In the Ninth Circuit, in contrast, United States ex rel. Sequoia Orange Co. v. Sunland Packing House Co., 912 F. Supp. 1325, 1341, 1347 (E.D. Cal. 1995), aff’d sub nom. United States ex rel. Sequoia Orange Co. v. Baird-Neece Packing Corp., 151 F.3d 1139 (9th Cir. 1998), set the test to be met before a qui tam can be dismissed over relator’s objection.  Under this standard, the government must first “identif[y] . . . a valid government purpose” and show “a rational relation between dismissal and accomplishment of the purpose.”  151 F.3d at 1145 (quoting Sequoia Orange, 912 F. Supp. at 1341).  If the government overcomes its hurdles, the burden shifts to relator to “demonstrate that dismissal is fraudulent, arbitrary and capricious, or illegal.”  Id. (quoting Sequoia Orange, 912 F. Supp. at 1347); see also Ridenour v. Kaiser-Hill Co., LLC, 397 F.3d 925, 936 (10th Cir. 2005) (adopting Sequoia Orange test).

Meaning of Statutory “Opportunity for a Hearing”

A key interpretive clash concerns the “opportunity for a hearing on the motion”1 afforded relators by § 3730(c)(2)(A).  The D.C. Circuit has described the hearing as merely “giv[ing] the relator a formal opportunity to convince the government not to end the case.” Swift , 318 F.3d at 253.  In contrast, the district court in United States ex rel. CIMZNHCA v. UCB, Inc. rejected that view as rendering the hearing “superfluous” and found it inconceivable Congress intended in § 3730(c)(2)(A) to treat the court as a mere “venue, hosting the parties . . . while the relator pleads its case to the Government.”  No. 17-CV-765-SMY-MAB, 2019 U.S. Dist. LEXIS 64267, at *7–8 (S.D. Ill. Apr. 15, 2019).  Rather, following Sequoia Orange and Ridenour, the court found the statute contemplated “limited judicial review” of dismissal motions to ensure dismissal decisions are not “fraudulent, arbitrary or an abuse of power.”  Id. at *8.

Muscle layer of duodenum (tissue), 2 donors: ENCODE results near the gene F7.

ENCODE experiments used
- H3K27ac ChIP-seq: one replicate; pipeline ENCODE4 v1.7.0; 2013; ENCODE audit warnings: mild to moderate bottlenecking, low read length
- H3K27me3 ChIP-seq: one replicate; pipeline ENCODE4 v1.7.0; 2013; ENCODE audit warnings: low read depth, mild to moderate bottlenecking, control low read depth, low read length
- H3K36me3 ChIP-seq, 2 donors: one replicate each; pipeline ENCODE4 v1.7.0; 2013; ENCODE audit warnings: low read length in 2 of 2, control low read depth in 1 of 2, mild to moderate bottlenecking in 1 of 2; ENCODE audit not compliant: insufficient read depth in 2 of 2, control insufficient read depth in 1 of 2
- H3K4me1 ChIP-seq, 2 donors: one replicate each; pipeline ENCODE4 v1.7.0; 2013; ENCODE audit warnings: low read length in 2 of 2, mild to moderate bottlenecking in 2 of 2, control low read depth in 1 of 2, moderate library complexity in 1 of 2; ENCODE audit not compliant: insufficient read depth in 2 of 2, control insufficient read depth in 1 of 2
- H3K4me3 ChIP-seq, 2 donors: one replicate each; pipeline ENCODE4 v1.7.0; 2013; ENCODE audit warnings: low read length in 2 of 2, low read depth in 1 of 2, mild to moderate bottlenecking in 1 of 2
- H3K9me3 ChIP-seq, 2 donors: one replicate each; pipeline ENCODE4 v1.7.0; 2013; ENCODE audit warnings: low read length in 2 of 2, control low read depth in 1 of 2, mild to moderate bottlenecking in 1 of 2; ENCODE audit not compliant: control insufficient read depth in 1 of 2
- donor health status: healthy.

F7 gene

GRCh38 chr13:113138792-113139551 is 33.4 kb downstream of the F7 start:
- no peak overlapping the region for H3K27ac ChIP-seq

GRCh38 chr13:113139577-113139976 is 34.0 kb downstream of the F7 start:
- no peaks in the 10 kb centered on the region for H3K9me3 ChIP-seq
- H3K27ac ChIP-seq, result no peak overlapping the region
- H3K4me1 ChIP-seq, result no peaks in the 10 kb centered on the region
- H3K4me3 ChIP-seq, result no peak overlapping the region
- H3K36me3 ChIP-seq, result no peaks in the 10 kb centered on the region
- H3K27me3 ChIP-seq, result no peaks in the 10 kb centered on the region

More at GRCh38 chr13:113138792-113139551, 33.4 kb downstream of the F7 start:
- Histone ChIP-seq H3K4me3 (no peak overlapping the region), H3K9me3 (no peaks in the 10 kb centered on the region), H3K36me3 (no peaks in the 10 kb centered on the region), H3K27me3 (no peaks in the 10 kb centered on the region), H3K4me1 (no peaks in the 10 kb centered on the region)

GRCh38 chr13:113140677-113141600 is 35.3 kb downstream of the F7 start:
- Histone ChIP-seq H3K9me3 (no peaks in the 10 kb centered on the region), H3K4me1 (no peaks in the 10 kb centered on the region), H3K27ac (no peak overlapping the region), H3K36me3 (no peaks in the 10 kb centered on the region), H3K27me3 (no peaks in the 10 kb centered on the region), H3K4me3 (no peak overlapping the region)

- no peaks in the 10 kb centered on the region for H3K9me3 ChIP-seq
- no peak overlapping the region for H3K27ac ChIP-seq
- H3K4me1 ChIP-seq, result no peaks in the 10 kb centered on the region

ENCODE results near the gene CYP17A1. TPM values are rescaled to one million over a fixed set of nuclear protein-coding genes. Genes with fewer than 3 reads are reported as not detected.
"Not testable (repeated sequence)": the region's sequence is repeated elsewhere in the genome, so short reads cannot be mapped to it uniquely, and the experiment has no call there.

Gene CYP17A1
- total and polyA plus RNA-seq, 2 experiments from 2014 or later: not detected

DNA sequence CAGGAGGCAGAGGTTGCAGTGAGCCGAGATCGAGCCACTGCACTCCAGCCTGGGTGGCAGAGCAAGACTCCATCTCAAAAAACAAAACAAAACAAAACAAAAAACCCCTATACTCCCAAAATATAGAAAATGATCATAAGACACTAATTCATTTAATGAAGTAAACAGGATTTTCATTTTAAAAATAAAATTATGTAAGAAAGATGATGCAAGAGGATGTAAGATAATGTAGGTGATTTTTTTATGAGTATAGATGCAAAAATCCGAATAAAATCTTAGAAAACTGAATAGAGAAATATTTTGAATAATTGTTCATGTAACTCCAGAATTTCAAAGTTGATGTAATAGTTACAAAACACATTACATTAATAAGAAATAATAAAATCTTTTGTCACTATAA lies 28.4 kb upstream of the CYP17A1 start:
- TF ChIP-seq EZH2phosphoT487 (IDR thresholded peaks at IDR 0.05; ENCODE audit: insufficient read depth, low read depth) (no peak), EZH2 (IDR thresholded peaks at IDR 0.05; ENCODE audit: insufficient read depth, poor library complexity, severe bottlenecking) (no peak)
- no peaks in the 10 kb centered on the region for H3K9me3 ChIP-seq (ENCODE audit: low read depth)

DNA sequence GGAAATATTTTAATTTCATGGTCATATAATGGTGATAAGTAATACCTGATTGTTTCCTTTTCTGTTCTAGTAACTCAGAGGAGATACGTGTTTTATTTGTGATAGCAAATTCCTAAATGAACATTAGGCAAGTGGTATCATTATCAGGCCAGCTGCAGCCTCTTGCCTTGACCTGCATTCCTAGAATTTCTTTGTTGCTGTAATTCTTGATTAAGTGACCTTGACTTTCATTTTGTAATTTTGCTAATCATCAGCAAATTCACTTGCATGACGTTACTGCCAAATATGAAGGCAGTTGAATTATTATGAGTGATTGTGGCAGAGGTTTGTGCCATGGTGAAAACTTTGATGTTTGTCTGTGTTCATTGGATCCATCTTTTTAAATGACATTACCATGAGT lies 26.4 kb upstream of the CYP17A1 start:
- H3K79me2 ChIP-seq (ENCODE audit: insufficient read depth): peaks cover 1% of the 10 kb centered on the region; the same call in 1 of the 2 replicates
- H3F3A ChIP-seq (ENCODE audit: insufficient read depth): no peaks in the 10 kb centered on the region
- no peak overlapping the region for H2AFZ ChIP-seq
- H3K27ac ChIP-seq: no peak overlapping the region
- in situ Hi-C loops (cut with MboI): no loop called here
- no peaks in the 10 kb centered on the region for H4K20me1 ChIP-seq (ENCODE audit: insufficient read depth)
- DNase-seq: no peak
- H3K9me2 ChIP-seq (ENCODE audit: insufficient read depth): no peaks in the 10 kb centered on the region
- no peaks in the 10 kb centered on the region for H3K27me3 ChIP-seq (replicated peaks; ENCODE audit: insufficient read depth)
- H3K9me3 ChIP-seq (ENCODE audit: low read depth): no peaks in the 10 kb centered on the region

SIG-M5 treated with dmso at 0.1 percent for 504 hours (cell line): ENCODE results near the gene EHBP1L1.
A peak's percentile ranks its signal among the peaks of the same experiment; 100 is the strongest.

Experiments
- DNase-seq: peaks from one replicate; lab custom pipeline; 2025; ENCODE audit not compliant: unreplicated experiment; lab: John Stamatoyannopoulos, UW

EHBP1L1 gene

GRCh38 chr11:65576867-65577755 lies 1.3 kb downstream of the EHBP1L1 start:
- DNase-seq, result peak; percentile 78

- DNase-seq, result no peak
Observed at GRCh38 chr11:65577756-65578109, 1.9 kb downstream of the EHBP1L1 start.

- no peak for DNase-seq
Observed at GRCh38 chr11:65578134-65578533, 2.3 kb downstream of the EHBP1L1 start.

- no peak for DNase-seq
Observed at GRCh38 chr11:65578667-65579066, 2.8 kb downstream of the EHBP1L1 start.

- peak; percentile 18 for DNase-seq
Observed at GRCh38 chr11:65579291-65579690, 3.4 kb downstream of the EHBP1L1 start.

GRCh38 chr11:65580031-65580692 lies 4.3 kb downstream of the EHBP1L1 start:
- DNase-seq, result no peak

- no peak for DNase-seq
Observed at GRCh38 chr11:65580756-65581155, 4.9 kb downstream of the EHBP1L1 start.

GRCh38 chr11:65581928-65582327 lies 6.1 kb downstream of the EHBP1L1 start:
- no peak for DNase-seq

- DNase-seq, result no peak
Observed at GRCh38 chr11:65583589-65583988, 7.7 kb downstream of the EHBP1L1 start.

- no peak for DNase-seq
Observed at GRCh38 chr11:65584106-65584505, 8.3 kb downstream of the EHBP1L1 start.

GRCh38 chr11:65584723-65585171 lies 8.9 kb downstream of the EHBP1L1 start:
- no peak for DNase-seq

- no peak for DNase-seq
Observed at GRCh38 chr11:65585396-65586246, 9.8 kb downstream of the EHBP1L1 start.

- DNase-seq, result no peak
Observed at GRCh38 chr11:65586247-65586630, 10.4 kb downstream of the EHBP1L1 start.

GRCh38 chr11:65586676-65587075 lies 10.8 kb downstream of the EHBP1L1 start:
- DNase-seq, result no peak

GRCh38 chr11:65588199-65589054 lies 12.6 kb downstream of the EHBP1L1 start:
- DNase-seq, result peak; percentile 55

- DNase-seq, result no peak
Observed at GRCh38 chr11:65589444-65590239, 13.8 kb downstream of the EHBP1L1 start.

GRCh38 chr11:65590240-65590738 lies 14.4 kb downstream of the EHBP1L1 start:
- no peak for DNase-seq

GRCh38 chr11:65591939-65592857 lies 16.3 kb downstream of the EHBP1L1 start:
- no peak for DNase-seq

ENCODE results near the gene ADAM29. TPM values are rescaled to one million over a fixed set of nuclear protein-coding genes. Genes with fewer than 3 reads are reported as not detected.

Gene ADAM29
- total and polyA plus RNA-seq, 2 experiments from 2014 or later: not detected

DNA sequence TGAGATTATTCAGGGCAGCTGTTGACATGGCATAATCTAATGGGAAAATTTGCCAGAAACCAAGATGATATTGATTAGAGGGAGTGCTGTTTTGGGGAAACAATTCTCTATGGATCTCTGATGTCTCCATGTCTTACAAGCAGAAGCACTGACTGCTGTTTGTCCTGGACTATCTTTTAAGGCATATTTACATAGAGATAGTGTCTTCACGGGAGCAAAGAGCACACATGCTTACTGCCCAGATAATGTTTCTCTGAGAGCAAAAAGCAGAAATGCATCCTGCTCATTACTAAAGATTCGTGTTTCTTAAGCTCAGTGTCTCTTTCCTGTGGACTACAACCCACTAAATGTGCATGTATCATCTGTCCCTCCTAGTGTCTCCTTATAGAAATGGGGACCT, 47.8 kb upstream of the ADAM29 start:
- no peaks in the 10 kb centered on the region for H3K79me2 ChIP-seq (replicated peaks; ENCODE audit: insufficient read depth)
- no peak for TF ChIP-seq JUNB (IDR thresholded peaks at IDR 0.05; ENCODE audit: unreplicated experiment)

Two circuit courts of appeals, the Ninth and the Seventh, currently have before them cases involving the government’s power to dismiss FCA qui tam actions.  In November, the Ninth Circuit heard oral argument in United States v. United States ex rel. Thrower, No. 18-16408, the government’s interlocutory appeal of the district court’s denial of the government motion to dismiss the case.  The panel appeared to greet the government’s arguments with notable skepticism; see our analysis here.  Meanwhile, oral argument has not yet been heard by the Seventh Circuit in No. 19-2273, a similar appeal of United States ex rel. CIMZNHCA, LLC v. UCB, Inc., No. 17-cv-765-SMY-MAB, 2019 U.S. Dist. LEXIS 96160 (S.D. Ill. June 7, 2019).

Given the Ninth Circuit’s centrality in enunciating the more restrictive view of the government’s dismissal power, it is possible the Supreme Court denied cert in Schneider to allow resolution of the interlocutory appeal in Thrower.  That decision, coupled with the Seventh Circuit’s in CIMZNHCA, could go a long way to either sharpening or dissipating what is shaping up as a significant circuit split.


[1] Our analysis of the Third Circuit’s September 2019 decision in United States ex rel. Chang v. Children’s Advocacy Center of Delaware, holding that the statutory “opportunity for a hearing on the motion” requires the relator to request a hearing, can be found here.)